I was hired by Mike ******* in September. He hired me on the spot because I had interviewed with him back in March after I was terminated by  Ameriquest Mortgage for blowing the whistle on them to government agaencies. I made it perfectly clear to Mr. ****** that I had only closed one loan at Ameriquest and that did not want my name on any of their loans because of all of the fraud that I witnessed while I was employed there.

Below is a copy of the email which lead to my resignation:

I do have 3 potential deals, I showed you them this morning.

Would it be possible to put me on another lead source? From what I have seen, your best lead source is your mail order source. Since I have experience, I might be a better fit with that lead source than with Lending Tree. 

I cannot work on Saturdays.

-----Original Message-----

From: ******, Michael 
Sent: Wednesday, October 19, 2005 2:48 PM
To: McCloskey, William
Subject: RE: Sat hours

A pipeline is your weekly ticket out. Today marks 1 month here and zero sales. Another week of no submissions and well look to sit down and discuss if your coming here was a correct fit. We issued you a guarantee above the norm due to your experience. 

-----Original Message-----

From: McCloskey, William 
Sent: Wednesday, October 19,2005 2:42 PM
To: ********, Michael
Subject: RE: Sat hours

I can't work on Saturday, I have a class.

-----Original Message-----

From: *******, Michael 
Sent: Wednesday, October 19, 2005 2:20 PM
To: McCloskey,
Subject: Sat hours

Those of you with a putrid pipeline should plan on working 9-1 on Saturday. The 4 hours will be returned to you on Friday 10/28, you may leave at noon

In my interview in both March and September, Mr. ******* never informed me that I would be held to a different standard than employees without experience and I was never told that I would be required to work on a Saturday if I had a putrid pipeline. Furthermore, his high pressure tactics borderline on the absurd. Moreover, if he continues to treat experienced loan officers over the age of 30 like school children, he will have a huge turnaround on the sales floor. I shared my experience with several people in the mortgage industry, and they were completely appalled with the way I was treated.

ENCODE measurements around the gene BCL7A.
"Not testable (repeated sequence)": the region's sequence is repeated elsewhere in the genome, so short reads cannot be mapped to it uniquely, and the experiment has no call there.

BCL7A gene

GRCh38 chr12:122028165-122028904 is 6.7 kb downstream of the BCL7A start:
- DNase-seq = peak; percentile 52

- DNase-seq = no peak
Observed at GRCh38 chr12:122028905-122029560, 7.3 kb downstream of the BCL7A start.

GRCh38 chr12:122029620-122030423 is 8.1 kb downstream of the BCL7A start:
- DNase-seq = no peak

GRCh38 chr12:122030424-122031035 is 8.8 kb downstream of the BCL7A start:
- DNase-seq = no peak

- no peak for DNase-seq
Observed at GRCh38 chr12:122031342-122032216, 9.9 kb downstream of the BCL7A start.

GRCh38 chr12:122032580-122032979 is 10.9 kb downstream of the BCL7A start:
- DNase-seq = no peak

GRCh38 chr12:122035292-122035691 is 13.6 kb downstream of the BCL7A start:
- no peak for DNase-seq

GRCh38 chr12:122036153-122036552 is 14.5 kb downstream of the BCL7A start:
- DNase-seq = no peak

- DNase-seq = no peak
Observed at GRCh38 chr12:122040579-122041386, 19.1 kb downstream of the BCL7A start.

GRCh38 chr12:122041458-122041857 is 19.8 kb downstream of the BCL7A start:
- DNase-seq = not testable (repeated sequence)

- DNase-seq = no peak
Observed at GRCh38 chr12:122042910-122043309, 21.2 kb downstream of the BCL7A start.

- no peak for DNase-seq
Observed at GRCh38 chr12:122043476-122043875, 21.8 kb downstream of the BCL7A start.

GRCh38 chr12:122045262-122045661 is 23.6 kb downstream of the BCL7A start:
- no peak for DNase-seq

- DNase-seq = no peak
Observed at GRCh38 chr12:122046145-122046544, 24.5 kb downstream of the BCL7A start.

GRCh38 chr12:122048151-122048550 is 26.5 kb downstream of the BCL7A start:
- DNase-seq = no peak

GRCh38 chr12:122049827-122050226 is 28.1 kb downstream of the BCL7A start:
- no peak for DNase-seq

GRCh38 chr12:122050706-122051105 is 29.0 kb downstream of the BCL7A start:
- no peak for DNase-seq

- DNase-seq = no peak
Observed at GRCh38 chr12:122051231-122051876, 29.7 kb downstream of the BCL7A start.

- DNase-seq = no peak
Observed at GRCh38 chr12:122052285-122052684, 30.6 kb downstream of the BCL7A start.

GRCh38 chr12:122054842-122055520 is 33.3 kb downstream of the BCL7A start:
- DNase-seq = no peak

From what I had seen, the overwhelming majority of newly hired loan officers at your company were between the ages of 22-30 with no experience. This is generally a red flag for me, because it is generally indicative of an "assembly line" environment. This was the case at your company.

Because of my background as a legitimate loan officer, I know the difference between subprime, Alt-A and A-paper loans. Your company is pricing all of its loans as subprime across the board. This coupled with your commission plan based on a tier system is literally forcing loan offers to charge outlandish origination fees to customers with B and B+ credit. I did not feel comfortable charging a 7.99 % interest rate with a 4.50% origination fee to a customer with a 684 credit score. Had I not, I would have not made any significant commission.

Not only is your company charging outlandish fees to people with good credit, your loan officers are not mentioning the origination fees in their sales pitches. I will acknowledge that Mike ****** trained employees to properly present a loan, but it was simply not the reality around me. I spoke to several loan officers who had been with the company 6-months to a year, and at least four of them advised me not to mention the origination fee specifically if I was on Lending Tree.

I would also like to point out that the majority of your loan officers are putting customers into 2/28 adjustable rate mortgages with a 3 year pre-payment penalty. At one point, I was attempting to put together a proposal for a customer with a credit score in the mid-600 range. I asked a loan officer, whose name I forget, for advice. His exact words were: You dont want to put this guy into a 30-year fixed, if you want to get a customer a great deal, then go work for a bank, if you want to make money here, you are going to have to sell people on a 2/28 ARM with a 3-year pre-payment penalty. This particular loan officer had awards for good salesmanship on his desk.